Etkin et al. (102) recently found that monitoring of emotional conflict was associated with dorsomedial prefrontal activation, whereas resolution of emotional conflict was associated with rostral anterior cingulate cortex increases and amygdala decreases, consistent with its top-down inhibition. Extinction of conditioned fear also involves increased activity in the rostral anterior cingulate cortex and ventromedial prefrontal cortex and decreased activity in the amygdala (54). Likewise, rostral anterior cingulate cortex activation and amygdala decreases have been observed during placebo anxiolysis (103), and placebo-induced increases in mu-opioid activity have been found in the rostral anterior cingulate cortex, the ventromedial prefrontal cortex, and the amygdala while the subject was experiencing pain (104). Based on these data, we have previously proposed that emotional control processes mediated by the rostral anterior cingulate cortex/ventromedial prefrontal cortex may reflect an individual’s emotional coping or resilience mechanisms (102), which normally function in absence of explicit task instructions to regulate emotion.
Our meta-analysis demonstrated robust hypoactivations in PTSD in the rostral anterior cingulate cortex and ventromedial prefrontal cortex but failed to show alterations in the lateral prefrontal cortex. Thus, we propose that hypoactivation of the rostral anterior cingulate cortex and ventromedial prefrontal cortex in patients with PTSD reflects a deficit in reflexive emotion regulation processes occurring in the absence of self-reflection about emotion or deliberate attempts at emotional control and is reflected clinically in emotional dysregulation symptoms and anxiety generalization. A reflexive emotion regulation deficit may thus encompass and extend beyond a fear extinction deficit in PTSD, as has been proposed previously (42, 105). The work on the rostral anterior cingulate cortex and the ventromedial prefrontal cortex in humans parallels animal data showing that ventromedial prefrontal cortex lesions in rats impair the ability of these animals to extinguish learned fear (106). Electrical stimulation of this region, which has direct inhibitory projections to the amygdala (107, 108), facilitates fear extinction (109). Although the ventromedial prefrontal cortex in rodents is not an exact homologue of the human rostral anterior cingulate cortex and the ventromedial prefrontal cortex, the shared roles of these areas in fear extinction suggest some degree of analogous function (105) and support a translational approach to anxiety.
Unlike the regulatory roles proposed for the rostral anterior cingulate cortex and ventromedial prefrontal cortex, activity in the dorsomedial prefrontal cortex and adjacent dorsal anterior cingulate cortex seems to relate to emotional experience (59) or awareness (110). These regions are activated by emotional conflict (102), track levels of emotional arousal (111), correlate with autonomic activity (112, 113), and respond in anticipation of an aversive event (96), among related functions. Thus, inasmuch as the dorsomedial prefrontal cortex and dorsal anterior cingulate cortex function in the experience of negative emotion, hypoactivation of these regions in PTSD may be related to a decrease in the experience or impact of negative emotion. Because these regions may help recruit rostral anterior cingulate cortex emotion regulation mechanisms (102), dysfunction of the dorsomedial prefrontal cortex and dorsal anterior cingulate cortex may indirectly further contribute to emotional dysregulation in PTSD. Likewise, hypoactivation of the thalamus may relate to decreased processing of sensory information and thereby decreased experience of negative emotion, as suggested previously (40, 72), although the thalamus also plays diverse roles in cortical-cortical interactions.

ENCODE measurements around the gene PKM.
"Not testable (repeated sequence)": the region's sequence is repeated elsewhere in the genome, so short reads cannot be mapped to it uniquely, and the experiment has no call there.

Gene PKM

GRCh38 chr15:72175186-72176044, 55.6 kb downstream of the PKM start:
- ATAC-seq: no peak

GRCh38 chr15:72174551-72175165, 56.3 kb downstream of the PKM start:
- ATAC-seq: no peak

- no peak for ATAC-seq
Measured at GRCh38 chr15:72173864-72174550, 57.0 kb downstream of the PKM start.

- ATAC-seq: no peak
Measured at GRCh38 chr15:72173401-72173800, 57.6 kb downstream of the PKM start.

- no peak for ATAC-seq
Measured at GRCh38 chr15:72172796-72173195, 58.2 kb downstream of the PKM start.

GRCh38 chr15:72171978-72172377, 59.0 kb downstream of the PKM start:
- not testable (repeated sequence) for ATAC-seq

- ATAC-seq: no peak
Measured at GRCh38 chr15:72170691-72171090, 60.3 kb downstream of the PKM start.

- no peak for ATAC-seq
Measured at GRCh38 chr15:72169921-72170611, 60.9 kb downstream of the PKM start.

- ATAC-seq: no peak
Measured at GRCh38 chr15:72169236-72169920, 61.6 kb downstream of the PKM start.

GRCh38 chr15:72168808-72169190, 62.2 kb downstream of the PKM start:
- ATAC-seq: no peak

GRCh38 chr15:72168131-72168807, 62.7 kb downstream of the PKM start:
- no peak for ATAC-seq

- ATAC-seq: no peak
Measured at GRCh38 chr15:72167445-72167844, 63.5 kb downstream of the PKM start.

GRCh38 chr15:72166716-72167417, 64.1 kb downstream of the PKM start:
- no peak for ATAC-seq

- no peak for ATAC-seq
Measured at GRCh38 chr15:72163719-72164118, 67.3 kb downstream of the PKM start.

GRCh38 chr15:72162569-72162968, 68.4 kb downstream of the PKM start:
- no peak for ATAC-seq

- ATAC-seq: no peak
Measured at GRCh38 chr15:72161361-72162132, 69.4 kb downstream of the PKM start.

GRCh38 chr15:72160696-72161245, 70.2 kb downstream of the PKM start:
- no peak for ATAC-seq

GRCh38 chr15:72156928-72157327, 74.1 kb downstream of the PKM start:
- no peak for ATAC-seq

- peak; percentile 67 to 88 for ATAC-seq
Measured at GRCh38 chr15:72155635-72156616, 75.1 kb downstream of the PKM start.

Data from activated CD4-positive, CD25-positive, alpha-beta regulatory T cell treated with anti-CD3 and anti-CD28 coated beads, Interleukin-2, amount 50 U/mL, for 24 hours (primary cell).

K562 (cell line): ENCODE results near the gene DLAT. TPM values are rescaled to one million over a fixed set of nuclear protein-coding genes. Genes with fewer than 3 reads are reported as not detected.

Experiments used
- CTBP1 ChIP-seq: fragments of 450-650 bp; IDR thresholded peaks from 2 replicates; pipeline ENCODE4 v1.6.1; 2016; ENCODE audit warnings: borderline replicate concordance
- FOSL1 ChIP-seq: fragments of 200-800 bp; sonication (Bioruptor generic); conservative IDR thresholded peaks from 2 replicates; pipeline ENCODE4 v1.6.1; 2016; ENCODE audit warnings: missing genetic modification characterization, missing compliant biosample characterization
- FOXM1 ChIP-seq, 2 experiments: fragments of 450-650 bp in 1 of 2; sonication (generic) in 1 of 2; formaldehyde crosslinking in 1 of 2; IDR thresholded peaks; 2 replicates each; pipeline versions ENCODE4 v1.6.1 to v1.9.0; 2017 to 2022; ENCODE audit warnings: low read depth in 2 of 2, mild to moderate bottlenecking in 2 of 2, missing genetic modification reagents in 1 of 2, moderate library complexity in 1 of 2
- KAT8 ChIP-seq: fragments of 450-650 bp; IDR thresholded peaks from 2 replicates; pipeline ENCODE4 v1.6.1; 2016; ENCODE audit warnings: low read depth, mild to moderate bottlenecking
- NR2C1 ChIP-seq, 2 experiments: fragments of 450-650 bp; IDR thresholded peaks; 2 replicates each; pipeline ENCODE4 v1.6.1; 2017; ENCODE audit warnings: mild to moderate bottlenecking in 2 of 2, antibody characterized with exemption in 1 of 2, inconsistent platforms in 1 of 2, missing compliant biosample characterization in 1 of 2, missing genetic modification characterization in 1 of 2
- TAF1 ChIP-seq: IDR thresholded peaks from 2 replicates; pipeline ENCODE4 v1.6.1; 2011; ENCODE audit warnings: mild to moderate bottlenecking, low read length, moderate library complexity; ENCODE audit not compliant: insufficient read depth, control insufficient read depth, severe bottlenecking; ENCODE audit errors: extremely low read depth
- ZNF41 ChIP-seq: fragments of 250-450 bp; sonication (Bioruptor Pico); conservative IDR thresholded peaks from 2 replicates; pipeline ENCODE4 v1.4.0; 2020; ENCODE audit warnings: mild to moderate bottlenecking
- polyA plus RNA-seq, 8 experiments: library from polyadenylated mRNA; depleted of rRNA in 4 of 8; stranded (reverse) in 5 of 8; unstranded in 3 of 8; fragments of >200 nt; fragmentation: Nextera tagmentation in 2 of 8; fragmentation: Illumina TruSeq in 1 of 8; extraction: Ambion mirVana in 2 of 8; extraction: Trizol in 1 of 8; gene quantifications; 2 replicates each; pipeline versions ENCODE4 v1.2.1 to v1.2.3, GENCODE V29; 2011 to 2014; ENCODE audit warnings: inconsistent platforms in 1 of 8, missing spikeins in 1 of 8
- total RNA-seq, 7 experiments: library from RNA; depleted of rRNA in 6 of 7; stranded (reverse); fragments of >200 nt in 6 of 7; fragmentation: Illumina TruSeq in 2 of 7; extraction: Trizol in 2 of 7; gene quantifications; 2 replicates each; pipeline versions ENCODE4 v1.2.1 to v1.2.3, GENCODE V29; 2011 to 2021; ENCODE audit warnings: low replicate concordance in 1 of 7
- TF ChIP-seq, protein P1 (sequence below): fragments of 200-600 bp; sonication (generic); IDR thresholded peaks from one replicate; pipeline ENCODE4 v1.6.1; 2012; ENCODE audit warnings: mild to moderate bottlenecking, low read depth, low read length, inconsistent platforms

Studies of the rodent ventromedial prefrontal cortex not only shed light on the consequence of rostral anterior cingulate cortex/ventromedial prefrontal cortex dysfunction in PTSD but also suggest avenues for novel therapeutics. Animals who have been exposed to inescapable stress display subsequent potentiation of fear and anxiety in unrelated tasks (114-116), whereas control over the stressor promotes resilience (114-116), an effect that depends on the ventromedial prefrontal cortex (114). In humans, perceived controllability during a trauma is related to the severity of subsequent PTSD symptoms (117), an idea that is incorporated into the diagnostic criteria in DSM-IV (1). New treatments, both psychotherapeutic and psychopharmacologic, aimed at bolstering medial prefrontal emotion regulation systems may therefore allow PTSD patients to exert greater control over subsequently encountered fear- and anxiety-producing stimuli or thoughts. Work in monkeys suggests that early life exposure to mild stress can have an inoculating effect against fear and anxiety in unrelated situations later in the animal’s life (118). Although the neural substrates of stress inoculation have not yet been described, the rodent data mentioned above on control over stress suggest that the medial prefrontal cortex may play an important role. As such, stress inoculation may inform approaches at enhancing medial prefrontal emotion regulation systems.